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February 23, 2015

The "J" word - understanding extremism

Reuel S. Amdur

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Islam is a religion of moderation. That was the point made by Ismail Albatnuni, imam of Ottawa's Assunnah Muslim Association Mosque. He and Sikander Hashmi, imam of the Kanata Association of Muslims, spoke at a public education session held in conjunction with Friday prayer at the Assunnah Mosque on February 6.

The topic of the session was “The ‘J’ Word.” 

Imam Albatnuni discussed extremism in Islam historically.  He noted Arabic words used to describe such errors, one meaning “exceeding the limit, exaggerating” and the other referring to a position as being on “the very far side.” 

When faced with excessive adulation, Prophet Mohammed said, “Don’t praise me that way.”   In reaction to Christian worship of Jesus, he said, “Don’t do that to me.”  And, “May God destroy those who exaggerate in religion.” 

There are those who fast all the time, pray all day and night, and choose to live celibate lives.  According to Albatnuni, the Prophet rejected that kind of extremism.  The imam went on to describe what he sees as the error of contemporary extremism, the false jihad orientation.

To begin, those who adopt this route do not understand the reality of Islam.  Not knowing its reality, they do not know how to use it.  In amplifying the point he charged that these so-called jihadis operate out of ignorance.  Knowledge is the antidote, but not superficial knowledge.  In this regard he was echoing the thought of the 17th Century English poet and translator Alexander Pope:

          A little learning is a dangerous thing;

          drink deep, or taste not the Pierian spring:

          there shallow draughts intoxicate the brain,  

          and drinking largely sobers us again.

(The Pierian spring, located in Macedonia, was sacred to the Muses and hence stands figuratively for the source of art and science.)

He also held that these “jihadis” choose from sharia and Islam what they like and want, what is congruent with their personality.  Along with this comes fanaticism.  The fanatic focuses on one point of view and thinks it to be the whole of the faith.  He is blinded, unwilling to engage in dialogue or debate.

Extremism also looks at one thing in religion and inflates it.  Does a man have a beard, and how big is it? 

Albatnuni also noted that in Prophet Mohammed’s time women did not wear niqabs.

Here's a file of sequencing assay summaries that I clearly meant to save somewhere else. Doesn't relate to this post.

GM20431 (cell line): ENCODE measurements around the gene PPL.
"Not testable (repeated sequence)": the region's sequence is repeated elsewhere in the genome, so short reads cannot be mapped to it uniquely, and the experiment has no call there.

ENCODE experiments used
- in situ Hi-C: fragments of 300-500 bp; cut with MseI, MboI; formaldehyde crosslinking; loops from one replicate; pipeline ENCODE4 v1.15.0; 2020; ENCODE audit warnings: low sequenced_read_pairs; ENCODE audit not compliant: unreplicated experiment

True jihad, he explained, involves a person making his best efforts in the most difficult undertaking, struggling with oneself. 

The current extremist jihad is just a kind of fashion.  He noted that people who have experienced failure may be attracted to extremism to cover their shortcomings.  He commented that many who have come back from foreign jihadist adventures admit that they did wrong.

It was then Imam Hashmi’s turn to speak.  He is only in his early 30’s, with his entire education in Canada.  He acknowledged and indeed shares the concern about the suffering of other Muslims around the world. 

How should we react to oppression of others?  With care for both oppressors and oppressed.  Yes, help the oppressed.  We should also help the oppressor, by holding his hand back.  It is not for us to punish.  As Prophet Mohammed explained, Allah will do that.

In reading the Qu’ran and the hadith, we need, he argued, to know its original context in order to understand how the principles are to be applied today.  Reading the words is not enough.  As well, he said, we need to understand the spirit behind them.  That spirit is the need to protect everyone’s rights. 

Hashmi asked Muslims to reflect on the opportunities we find in this country.  Reflecting on the session underway, he remarked, “We couldn’t do this in many Muslim countries without government permission.”  He spoke of tax exemption for mosques and the level of freedom that exists here.  Following the killing of the reservist at the war memorial, he went there in his religious garb to pay his respects, and no one made any comment about his dress.

Canadian foreign policy is one area of concern for Hashmi.  “It hurts deep inside.”  He argued that Muslims need to act to correct government policy.  “There were times when Canada was not doing this.” 

When asked how Muslims should respond to attacks on Prophet Mohammed, he said that Muslims should be patient.  He would say to the offenders that he would not ridicule their sacred figures and ask them to be equally considerate. 

To act with anger and the effort to control them would only have them do it more.  Charlie Hebdo went from a circulation of 60,000 before the massacre to a run of five million after. 

A congregant spoke of the relationship of Muslims to the RCMP and CSIS. 

While he would not join such an organization to engage in surveillance on Muslims, he would not judge someone who did.  On the other hand, should he be made aware of something that was a danger to public security, he would act.

Another congregant commented bitterly that authorities engaged agents provocateurs to entrap Muslims.  The imam responded that that is why he would not personally take such a role, while not being categorical in criticizing anyone who did.

The answer to extremism, he urged, is to live as a good Muslim.  “Try our best and leave to Allah for the rest.”

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